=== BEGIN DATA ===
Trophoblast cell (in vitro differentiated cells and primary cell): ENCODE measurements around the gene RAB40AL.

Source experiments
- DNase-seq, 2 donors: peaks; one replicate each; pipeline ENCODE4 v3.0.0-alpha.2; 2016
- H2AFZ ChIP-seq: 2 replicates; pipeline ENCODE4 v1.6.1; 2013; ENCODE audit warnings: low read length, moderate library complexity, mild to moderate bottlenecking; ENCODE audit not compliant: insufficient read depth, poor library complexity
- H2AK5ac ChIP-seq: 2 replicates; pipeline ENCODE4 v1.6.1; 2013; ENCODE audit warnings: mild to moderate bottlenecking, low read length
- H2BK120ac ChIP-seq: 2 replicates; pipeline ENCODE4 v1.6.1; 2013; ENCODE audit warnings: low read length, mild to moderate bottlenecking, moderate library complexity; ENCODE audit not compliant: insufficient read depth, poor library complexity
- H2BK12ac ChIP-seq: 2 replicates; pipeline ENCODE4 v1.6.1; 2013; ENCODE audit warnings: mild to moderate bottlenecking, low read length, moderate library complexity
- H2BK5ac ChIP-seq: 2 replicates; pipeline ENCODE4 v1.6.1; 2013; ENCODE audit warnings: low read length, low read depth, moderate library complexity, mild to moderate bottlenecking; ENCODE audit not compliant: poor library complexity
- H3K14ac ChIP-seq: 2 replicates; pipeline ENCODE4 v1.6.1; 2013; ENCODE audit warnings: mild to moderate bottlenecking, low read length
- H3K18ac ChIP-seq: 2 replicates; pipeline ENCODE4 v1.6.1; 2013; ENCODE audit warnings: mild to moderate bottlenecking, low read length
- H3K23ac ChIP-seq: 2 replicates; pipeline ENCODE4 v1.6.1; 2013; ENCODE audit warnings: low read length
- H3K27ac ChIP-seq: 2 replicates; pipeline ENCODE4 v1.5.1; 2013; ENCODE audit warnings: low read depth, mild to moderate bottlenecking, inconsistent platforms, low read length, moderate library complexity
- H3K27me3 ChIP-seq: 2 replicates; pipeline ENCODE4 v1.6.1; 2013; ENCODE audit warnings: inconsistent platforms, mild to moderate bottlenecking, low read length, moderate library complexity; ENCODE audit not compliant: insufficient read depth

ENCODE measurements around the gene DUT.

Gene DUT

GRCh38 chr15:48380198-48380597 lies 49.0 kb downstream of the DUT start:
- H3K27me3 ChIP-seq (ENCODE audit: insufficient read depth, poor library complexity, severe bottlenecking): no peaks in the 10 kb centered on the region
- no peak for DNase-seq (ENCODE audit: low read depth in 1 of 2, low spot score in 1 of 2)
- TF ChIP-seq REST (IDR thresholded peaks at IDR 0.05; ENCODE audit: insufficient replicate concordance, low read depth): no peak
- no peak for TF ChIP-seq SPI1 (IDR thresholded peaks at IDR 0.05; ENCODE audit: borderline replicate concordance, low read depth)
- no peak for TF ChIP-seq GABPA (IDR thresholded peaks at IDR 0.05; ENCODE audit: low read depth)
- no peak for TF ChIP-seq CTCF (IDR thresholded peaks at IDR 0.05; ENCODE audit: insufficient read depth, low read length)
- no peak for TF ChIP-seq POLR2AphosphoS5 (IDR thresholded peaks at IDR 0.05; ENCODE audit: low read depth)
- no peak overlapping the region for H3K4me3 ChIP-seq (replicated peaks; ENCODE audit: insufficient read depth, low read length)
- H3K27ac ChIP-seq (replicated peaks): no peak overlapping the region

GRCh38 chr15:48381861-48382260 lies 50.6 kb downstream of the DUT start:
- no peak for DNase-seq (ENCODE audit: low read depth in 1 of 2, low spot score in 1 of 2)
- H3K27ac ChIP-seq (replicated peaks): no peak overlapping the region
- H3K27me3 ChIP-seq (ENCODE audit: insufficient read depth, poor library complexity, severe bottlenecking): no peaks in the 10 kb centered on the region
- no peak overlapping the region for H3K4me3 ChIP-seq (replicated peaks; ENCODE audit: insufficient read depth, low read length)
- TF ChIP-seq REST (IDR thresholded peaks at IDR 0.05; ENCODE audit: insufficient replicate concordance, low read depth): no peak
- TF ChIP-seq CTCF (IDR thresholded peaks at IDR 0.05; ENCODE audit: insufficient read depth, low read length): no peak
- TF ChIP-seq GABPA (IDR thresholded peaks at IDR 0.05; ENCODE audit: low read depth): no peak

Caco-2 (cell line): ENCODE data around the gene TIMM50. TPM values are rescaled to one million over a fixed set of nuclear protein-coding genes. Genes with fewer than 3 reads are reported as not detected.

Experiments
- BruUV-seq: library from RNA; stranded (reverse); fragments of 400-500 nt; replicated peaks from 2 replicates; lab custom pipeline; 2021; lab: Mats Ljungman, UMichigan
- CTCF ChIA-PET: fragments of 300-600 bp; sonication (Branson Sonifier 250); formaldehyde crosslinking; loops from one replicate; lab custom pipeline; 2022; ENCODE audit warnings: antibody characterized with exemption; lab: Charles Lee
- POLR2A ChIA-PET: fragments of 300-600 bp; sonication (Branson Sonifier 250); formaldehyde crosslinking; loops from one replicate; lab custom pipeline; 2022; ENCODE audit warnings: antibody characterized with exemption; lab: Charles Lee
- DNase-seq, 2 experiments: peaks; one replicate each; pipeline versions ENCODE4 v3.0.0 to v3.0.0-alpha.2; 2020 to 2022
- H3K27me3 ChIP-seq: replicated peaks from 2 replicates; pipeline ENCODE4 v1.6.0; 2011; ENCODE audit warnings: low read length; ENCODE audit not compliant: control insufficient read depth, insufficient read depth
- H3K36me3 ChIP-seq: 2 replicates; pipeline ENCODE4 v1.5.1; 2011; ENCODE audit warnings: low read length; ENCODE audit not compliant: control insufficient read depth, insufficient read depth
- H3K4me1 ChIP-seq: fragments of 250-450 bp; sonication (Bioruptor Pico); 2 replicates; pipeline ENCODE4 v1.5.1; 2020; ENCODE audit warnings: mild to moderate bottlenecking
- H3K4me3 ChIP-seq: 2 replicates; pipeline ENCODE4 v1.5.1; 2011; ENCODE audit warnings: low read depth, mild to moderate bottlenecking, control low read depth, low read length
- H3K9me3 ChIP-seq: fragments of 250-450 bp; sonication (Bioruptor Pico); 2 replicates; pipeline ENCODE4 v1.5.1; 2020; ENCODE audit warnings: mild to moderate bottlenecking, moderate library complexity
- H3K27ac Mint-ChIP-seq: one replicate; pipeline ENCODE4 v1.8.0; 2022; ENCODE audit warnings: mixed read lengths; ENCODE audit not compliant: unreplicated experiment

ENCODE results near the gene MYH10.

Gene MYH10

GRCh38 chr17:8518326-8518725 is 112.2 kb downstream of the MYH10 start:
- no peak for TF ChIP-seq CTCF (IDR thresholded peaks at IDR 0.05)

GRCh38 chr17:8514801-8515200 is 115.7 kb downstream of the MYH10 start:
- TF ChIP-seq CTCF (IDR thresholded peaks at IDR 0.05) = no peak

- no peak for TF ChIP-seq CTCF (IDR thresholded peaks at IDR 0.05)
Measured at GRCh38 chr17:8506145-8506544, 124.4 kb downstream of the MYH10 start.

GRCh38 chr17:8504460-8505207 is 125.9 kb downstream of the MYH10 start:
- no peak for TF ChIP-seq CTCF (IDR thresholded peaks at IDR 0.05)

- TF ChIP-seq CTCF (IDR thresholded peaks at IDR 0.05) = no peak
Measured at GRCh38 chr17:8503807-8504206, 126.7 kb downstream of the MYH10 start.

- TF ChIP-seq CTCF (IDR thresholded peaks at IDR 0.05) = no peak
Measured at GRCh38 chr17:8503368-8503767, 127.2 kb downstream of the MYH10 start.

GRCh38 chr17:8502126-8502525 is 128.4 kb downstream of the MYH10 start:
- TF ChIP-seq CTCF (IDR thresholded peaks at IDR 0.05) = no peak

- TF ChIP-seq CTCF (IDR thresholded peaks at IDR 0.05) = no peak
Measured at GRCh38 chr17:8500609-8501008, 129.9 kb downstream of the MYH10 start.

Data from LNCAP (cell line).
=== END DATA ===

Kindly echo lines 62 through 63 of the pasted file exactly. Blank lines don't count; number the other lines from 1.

- TF ChIP-seq CTCF (IDR thresholded peaks at IDR 0.05) = no peak
Measured at GRCh38 chr17:8500609-8501008, 129.9 kb downstream of the MYH10 start.